Are Women Different from Men? (Part II: What a Woman Is)

At a recent speaking event, while I held forth about how our gender is defined in relationship, a young husband asked, “But aren’t men and women different?” He agreed with what I was saying but was still uncomfortable with my emphasis. I sympathize with his concern. He is wondering if something is lost in not speaking about an essential difference of men and women. As I wrote in the recent post on Justice Jackson’s confirmation, we may want to preserve women’s distinctiveness from men against the cultural tide of gender obliteration. As the movies and the government yell at us to call women men and men women, don’t we want to keep men and women’s essential differences front and center?


The question is, are women different from men? The problem is that there are three different answers to that question.



First answer: Yes. There are primary sexual differences, of course. Nature comes in binary. There is also statistical difference in a multitude of secondary sexual characteristics that are well-documented. Steven E. Rhoads, for example, wrote a big elegant book about this in 2004, which surely could be updated in light of relevant journal articles from neurology and physiology.



Second answer: Sort of. All of secondary sexual characteristics, from thickness of skin to thickness of the corpus callosum in the brain that results in different propensities of mind, remain statistical distributions that overlap. So, though men are better at math than women, you can always produce a particular woman who is better at math than a particular man. You are left with proclivities, but not absolute differences. Just physiological specialties. And when you generalize, you alienate the outlier.


Third answer: No. The Bible has stubbornly insisted, over and over against the current cultural climates in which it was written, that women are made equally in the image of God. This means that, in what really matters, women are not different than men. There is a huge difference between people (women, men) and southern cassowaries, chimpanzees, and everything else in the universe. That which sets men and women apart from all other life and non-life is much bigger than the difference between them. This vast human vs. all-else chasm is Cassowarymirrored in human biology as well, though not stressed these days. It doesn’t serve evolution to bring it up. From this perspective, the correct answer is, no, there is not much difference between men and women.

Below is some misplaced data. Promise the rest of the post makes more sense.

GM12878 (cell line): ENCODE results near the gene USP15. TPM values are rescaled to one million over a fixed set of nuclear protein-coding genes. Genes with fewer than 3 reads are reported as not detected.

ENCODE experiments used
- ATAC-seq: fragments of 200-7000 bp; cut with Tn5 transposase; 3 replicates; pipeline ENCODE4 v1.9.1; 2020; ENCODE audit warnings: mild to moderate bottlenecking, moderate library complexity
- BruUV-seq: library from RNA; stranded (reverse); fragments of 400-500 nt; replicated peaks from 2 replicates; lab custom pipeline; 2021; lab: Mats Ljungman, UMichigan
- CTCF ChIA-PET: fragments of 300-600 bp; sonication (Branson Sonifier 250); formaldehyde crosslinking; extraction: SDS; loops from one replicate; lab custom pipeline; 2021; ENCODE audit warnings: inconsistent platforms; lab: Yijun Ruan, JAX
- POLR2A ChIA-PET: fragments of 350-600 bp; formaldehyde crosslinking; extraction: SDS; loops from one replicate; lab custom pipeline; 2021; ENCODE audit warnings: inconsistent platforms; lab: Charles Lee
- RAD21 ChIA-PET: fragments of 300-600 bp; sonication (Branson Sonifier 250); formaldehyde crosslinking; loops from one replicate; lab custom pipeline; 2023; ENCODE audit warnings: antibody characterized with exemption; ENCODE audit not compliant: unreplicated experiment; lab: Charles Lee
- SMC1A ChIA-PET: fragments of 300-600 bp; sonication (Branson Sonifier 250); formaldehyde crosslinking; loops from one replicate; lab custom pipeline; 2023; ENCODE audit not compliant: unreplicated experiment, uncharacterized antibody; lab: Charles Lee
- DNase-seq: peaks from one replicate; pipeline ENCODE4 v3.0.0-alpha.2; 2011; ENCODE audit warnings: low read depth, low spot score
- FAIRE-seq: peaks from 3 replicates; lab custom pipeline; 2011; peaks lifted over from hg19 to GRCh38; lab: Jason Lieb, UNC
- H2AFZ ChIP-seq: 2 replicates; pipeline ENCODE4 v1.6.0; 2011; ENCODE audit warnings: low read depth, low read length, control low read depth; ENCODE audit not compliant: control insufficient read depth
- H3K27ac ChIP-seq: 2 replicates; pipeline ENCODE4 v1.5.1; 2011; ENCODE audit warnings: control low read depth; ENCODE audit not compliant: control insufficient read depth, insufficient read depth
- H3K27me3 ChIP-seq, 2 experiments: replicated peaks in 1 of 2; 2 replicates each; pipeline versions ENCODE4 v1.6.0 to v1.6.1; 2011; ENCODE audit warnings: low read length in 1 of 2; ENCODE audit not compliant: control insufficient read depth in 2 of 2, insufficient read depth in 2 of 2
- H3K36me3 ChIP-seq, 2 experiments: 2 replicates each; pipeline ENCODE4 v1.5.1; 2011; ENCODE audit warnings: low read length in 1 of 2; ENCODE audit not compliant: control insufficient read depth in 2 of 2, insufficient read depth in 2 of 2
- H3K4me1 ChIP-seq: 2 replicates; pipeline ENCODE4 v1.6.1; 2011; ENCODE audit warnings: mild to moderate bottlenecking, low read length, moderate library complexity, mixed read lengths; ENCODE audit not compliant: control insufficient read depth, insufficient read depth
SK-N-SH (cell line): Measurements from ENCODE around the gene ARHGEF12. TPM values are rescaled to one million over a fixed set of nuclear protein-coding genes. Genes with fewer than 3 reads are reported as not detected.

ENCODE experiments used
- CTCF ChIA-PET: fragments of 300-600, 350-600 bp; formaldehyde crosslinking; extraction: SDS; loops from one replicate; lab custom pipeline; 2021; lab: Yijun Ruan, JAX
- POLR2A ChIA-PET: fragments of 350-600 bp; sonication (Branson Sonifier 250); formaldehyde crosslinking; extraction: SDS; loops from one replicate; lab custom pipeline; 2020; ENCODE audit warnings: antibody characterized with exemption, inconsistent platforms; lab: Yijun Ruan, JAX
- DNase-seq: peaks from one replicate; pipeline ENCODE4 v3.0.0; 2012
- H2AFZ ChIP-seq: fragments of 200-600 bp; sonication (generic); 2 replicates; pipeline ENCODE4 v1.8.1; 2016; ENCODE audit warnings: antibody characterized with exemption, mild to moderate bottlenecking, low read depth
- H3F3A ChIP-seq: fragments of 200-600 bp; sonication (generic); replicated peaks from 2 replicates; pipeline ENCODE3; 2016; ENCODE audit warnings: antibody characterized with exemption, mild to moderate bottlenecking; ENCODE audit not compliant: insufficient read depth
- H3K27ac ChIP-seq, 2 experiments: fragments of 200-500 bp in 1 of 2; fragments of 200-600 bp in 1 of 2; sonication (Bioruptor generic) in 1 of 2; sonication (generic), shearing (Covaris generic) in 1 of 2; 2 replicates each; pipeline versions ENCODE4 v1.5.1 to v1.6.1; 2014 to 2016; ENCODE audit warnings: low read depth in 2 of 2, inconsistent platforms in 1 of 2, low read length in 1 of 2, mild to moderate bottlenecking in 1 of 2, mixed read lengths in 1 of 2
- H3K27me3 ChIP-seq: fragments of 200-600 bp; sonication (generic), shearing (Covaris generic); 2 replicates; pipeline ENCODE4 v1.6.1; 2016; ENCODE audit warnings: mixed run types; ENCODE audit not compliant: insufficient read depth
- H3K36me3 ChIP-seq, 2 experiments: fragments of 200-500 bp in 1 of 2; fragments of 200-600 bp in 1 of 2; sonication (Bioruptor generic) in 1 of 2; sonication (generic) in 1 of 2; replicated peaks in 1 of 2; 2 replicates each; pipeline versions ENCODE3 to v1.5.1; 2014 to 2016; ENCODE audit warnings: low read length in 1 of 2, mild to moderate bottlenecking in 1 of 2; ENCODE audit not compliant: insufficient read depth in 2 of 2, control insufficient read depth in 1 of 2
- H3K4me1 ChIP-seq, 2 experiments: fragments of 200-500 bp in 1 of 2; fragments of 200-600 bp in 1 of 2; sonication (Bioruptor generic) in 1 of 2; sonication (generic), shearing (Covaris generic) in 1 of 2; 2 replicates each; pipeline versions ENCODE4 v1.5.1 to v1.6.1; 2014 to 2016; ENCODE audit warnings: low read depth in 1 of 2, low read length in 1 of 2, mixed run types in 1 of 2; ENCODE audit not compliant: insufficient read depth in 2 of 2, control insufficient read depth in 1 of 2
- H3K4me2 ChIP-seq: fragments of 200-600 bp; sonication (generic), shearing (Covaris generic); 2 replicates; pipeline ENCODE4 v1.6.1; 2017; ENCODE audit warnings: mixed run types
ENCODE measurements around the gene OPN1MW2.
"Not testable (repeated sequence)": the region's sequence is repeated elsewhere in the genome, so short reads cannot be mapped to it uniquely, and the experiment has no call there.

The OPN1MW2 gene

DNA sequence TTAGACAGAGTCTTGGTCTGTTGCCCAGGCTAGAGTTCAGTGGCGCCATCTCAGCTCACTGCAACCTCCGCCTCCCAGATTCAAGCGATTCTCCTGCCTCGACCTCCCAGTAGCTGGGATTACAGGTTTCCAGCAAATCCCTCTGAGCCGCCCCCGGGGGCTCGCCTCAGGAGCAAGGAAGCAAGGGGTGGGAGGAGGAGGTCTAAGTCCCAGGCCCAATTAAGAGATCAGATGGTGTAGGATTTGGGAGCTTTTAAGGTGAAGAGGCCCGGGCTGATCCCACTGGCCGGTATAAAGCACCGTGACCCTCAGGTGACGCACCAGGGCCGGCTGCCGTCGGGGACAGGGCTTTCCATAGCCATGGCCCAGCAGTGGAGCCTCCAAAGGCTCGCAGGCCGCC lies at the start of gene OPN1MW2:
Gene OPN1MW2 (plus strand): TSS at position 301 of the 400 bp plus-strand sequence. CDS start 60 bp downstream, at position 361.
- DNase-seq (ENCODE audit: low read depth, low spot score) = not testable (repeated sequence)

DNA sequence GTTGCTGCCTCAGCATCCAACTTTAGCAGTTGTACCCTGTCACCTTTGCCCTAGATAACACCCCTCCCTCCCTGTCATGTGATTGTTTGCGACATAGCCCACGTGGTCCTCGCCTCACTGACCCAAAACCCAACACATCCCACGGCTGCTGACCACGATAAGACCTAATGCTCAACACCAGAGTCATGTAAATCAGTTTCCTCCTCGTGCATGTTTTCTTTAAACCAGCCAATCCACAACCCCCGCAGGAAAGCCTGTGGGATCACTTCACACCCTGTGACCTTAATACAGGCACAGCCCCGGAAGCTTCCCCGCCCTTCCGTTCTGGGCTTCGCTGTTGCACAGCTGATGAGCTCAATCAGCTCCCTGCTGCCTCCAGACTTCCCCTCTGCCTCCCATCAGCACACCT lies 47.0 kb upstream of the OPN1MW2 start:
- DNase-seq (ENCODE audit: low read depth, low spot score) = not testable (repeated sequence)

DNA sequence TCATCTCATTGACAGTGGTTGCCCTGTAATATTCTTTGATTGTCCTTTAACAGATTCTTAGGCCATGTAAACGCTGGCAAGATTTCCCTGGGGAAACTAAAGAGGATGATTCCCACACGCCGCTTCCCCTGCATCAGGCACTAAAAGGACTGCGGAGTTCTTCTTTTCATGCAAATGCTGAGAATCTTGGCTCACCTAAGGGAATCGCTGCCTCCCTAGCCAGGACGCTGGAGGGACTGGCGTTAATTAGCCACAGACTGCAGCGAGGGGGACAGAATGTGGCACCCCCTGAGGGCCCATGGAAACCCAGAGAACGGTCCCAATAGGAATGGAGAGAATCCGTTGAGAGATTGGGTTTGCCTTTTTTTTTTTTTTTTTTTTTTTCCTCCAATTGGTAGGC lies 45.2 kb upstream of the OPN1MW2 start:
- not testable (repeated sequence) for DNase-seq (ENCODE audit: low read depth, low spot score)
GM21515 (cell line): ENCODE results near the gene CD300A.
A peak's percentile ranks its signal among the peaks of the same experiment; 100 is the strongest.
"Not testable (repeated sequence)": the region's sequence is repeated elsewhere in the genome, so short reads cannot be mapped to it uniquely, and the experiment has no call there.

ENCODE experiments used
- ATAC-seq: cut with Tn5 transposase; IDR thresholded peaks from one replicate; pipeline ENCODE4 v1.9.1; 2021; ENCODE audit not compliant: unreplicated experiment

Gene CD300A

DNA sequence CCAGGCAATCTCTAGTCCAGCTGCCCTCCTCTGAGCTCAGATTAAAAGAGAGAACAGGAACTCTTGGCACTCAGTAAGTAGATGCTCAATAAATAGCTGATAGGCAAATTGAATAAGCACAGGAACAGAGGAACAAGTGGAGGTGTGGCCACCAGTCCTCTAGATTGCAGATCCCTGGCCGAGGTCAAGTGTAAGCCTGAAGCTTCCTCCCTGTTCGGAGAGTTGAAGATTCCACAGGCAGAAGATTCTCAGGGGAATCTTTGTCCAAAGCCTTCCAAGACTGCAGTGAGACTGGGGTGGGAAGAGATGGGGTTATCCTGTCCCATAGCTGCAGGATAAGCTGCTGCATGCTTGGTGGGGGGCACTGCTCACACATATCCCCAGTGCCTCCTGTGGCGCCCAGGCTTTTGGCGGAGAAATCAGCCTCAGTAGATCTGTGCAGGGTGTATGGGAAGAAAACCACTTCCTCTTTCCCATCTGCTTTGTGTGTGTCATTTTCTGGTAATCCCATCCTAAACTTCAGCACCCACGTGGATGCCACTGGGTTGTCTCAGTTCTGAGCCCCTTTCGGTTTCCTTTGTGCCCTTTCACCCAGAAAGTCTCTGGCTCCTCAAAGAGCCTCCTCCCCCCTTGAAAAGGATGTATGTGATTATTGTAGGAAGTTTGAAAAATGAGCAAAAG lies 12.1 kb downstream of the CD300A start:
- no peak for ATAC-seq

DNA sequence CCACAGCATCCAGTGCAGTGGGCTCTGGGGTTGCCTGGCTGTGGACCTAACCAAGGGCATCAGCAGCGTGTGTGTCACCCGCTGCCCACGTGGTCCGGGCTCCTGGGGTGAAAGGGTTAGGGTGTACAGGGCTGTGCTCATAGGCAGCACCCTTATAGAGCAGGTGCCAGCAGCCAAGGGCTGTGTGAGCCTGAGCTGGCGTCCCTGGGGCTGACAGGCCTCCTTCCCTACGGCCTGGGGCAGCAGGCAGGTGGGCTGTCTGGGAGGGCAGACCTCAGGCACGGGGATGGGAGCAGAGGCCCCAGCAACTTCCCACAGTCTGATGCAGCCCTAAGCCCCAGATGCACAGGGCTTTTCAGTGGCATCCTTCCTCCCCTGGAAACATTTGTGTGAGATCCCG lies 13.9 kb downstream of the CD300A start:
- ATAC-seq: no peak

Therefore, the best way to try to answer the question is to start out admitting that all three answers are true: Yes and no and sort of.


Why did God make the situation so complex? Because the point of gender is to come to understand the Other in relationship. If there were no overlap, no equality, that goal would be immediately frustrated. Much more than the mystification we endure every day in all marriages everywhere, Coming to know each other would be hopeless. We would be dead in the water.


But even more important, gender mirrors God’s plural Subsistencies. The One-in-Relationship of the Trinity determined this three-fold answer of yes-no-sort of to allow us to know God. God made it so from the beginning when He splayed Themself out, in His image, in space and time. So we could look through gender and see something of the Unknown Who dwells in unapproachable light.


Rather than essential qualities, the Bible focuses on how we are to use particular differences to love each other differently. Yes, certainly, our bodies, as well as our overlapping secondary sexual characteristics, are essential tools to show us difference and equality. They point the way to the mystery of humanity, the mystery of God.


This is the kind of answer I wish we could have gotten from our new Supreme Court Justice. But we did not. Alas. At least we can get it from the Bible.


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